Women on the Brink
In response to an exhibition of Louise Nevelson's work in 1946, a critic said, "We learned the artist was a woman, in time to check our enthusiasm. Had it been otherwise, we might have hailed these sculptural expresssions as by surely a great figure among the moderns."

Compendium Pages 4 Due

Louise Nevelson. Sky Cathedral. 1958.











Historic Context
1929 - 1941
Great Depression

Hitler's Nazi Party seizes power - end of Weimar Republic
New Deal begins - program of government spending that included two departments (the FSA and the FAP) that employed artists

FAP artists received famous salary of $23.86 / week at a time when a Woolworth's clerk earned $11 /week

40% of those receiving aide from the FAP were women
1939 - 1945
World War II
Largest & deadliest war in history with over 62 million deaths
Japanese attack on Pearl Harbor
First use of the Atomic Bomb at Hiroshima and Nagasaki
Lee Miller. Women with Fire Masks. 1941.











Rosie the Riveter character helps increase the number of US women working to 20 million (an increase of 57% from 1940)
The average man working in a war-time plant paid $54.65 / week, while women were paid $31.21 / week











Woman working on the A-31 Vengeance bomber
in Tennessee (1943)





















Hiroshima aftermath. 1945.
Victim of Hiroshima nuclear bombing. 1945.











Cologne Cathedral after allied bombing
Alfred Eisenstaedt. V.J. Day. 1945.
Marien, Mary Warner.  Photography: A Cultural History.  Second edition.  Upper Saddle River, NJ: Prentice Hall, 2006.
The Kissing Sailor or the Selective
Blindness of Rape Culture











After WWII, the U.S. emerged as a powerful world economic, political and cultural leader....


Female WWII Pilots


and the women who had been such an integral part of the war effort were told to go home to their shiny pots and pans.











Lucy and Ethel in the candy factory












Abstract Expressionism = term used to describe a wide variety of work produced in New York between 1940 and 1960
As the name suggests, the style combines two
important strains of modern art:
Abstraction - emphasized a non-representational,
formalist approach
to the picture plane
Expressionism - sought emotional responses
from both the artist and the viewer
Formalism = the concept that a work's artistic value is entirely determined by its form - the way it is made, its purely visual aspects and its medium.  Formalism emphasizes compositional elements such as color, line, shape and texture rather than realism, context and content.
Lee Krasner.  Cornucopia.  1958.
Nancy G. Heller.  Women Artists: An Ilustrated History. Fourth edition.  New York: Abbeville Press, 2003.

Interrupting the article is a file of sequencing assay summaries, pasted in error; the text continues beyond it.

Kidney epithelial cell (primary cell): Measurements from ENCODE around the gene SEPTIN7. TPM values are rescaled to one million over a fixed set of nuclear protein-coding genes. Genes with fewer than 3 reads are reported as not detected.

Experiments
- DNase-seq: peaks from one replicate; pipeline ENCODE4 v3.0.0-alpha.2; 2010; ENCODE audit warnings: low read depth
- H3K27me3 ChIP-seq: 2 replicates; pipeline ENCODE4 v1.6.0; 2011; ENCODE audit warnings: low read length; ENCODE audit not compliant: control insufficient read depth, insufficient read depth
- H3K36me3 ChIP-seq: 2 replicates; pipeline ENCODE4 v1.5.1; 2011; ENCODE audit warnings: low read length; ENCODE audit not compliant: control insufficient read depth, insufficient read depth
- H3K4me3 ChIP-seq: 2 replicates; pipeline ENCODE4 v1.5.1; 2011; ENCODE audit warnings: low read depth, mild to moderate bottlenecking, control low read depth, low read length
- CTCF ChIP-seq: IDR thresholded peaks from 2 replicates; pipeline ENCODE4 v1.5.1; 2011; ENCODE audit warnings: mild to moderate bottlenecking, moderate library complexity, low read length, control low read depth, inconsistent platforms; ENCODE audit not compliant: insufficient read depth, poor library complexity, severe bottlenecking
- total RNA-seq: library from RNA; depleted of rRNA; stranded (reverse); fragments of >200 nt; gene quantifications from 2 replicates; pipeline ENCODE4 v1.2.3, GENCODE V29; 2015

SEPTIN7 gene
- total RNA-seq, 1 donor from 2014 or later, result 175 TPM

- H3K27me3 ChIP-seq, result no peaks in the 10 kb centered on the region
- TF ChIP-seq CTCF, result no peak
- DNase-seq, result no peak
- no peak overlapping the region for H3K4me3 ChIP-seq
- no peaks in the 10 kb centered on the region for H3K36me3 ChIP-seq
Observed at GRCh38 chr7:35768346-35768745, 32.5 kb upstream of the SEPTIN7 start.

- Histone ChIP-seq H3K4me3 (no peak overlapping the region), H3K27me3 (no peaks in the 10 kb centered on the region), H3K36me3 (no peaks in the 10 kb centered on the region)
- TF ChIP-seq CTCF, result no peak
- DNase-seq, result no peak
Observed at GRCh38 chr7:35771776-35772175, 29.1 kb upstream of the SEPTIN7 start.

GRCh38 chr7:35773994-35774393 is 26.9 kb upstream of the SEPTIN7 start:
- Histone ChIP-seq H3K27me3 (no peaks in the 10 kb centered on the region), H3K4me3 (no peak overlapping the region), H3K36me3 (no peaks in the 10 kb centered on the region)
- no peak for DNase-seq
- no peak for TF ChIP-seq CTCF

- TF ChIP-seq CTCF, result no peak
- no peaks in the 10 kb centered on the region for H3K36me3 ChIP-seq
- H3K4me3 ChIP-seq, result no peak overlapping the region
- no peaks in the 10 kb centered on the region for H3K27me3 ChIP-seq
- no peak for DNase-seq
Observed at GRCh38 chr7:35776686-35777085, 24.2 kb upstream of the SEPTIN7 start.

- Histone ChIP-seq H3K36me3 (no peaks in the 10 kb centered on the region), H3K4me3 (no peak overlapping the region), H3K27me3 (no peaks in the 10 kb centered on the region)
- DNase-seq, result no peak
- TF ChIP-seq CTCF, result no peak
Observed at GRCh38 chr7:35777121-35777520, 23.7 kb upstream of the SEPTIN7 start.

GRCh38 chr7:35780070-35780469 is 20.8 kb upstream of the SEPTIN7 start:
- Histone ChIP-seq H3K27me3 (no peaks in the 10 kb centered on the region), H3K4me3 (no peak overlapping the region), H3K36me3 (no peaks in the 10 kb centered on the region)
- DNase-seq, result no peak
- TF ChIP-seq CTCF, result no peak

The Abstract Expressionists worked intuitively

City Landscape

automatism = technique whereby the usual intellectual control of the artist over the brush is foregone.  The artist's aim is to allow the subconscious to create the artwork without rational reference.
Resulting in highly personal marks
generated by the subconscious
As if the artist were delving deeply into their psyche
and spilling their inner beings onto the canvas
Joan Mitchell. City Landscape. 1955.











Images Surfacing


Highest praise given to Krasner by Hofmann: "this painting is so good you'd never know it was done by a woman."
Image Surfacing sold at auction
in 2004 for $153,000
In 2006, a work by Pollock from the same period was purchased privately for $140 million, making it the most expensive work of art at the time
Lee Krasner. Image Surfacing. c. 1945.
Brach, Paul. "Lee Krasner: Front and Center." Art in America. February 2001: 90 - 99.
Hans Hofmann.  Bachanale.  1946.
Hess, Barbara. Abstract Expressionism. Koln: Taschen, 2005.










Autumn rhythm

Jackson Pollock. Autumn Rhythm (Number 30). 1950.
Stokstad, Marilyn. Art History. Revised Second ed. Vol. 2. New York: Prentice Hall Inc., and Harry N. Abrams, 2005.











What's so innovative about Jackson Pollock's drip paintings?

Pollock working

Jackson Pollock at work, 1950.

Painted horizontally, on the floor
Used house paint and sticks instead of traditional materials
Considers space in a completely new way
All-over composition
Painted gestures move across the picture plane
rather than suggesting an imaginary space beyond
The painter becomes the painting's subject











Life Magasin 8/8/1949

“The problem with Abstract Expressionism, then and now, is that it had been perceived as a peculiarly male phenomenon.  The standard image of the Abstract Expressionist painter – exemplified by Jackson Pollock – is a hard-drinking, chain-smoking, angst-ridden man hanging out with his cronies at the Cedar Bar or savagely flinging paint at an enormous canvas.”
- Nancy  Heller
August 8, 1949 issue of Life Magazine











Pollock and Krasner in the studio

Jackson Pollock and Lee Krasner in the studio. 1949.
Emmerling, Leonhard. Pollock. Koln: Taschen, 2003.












Lee Krasner. Noon. 1947.











Lee Krasner. Volcanic. 1951.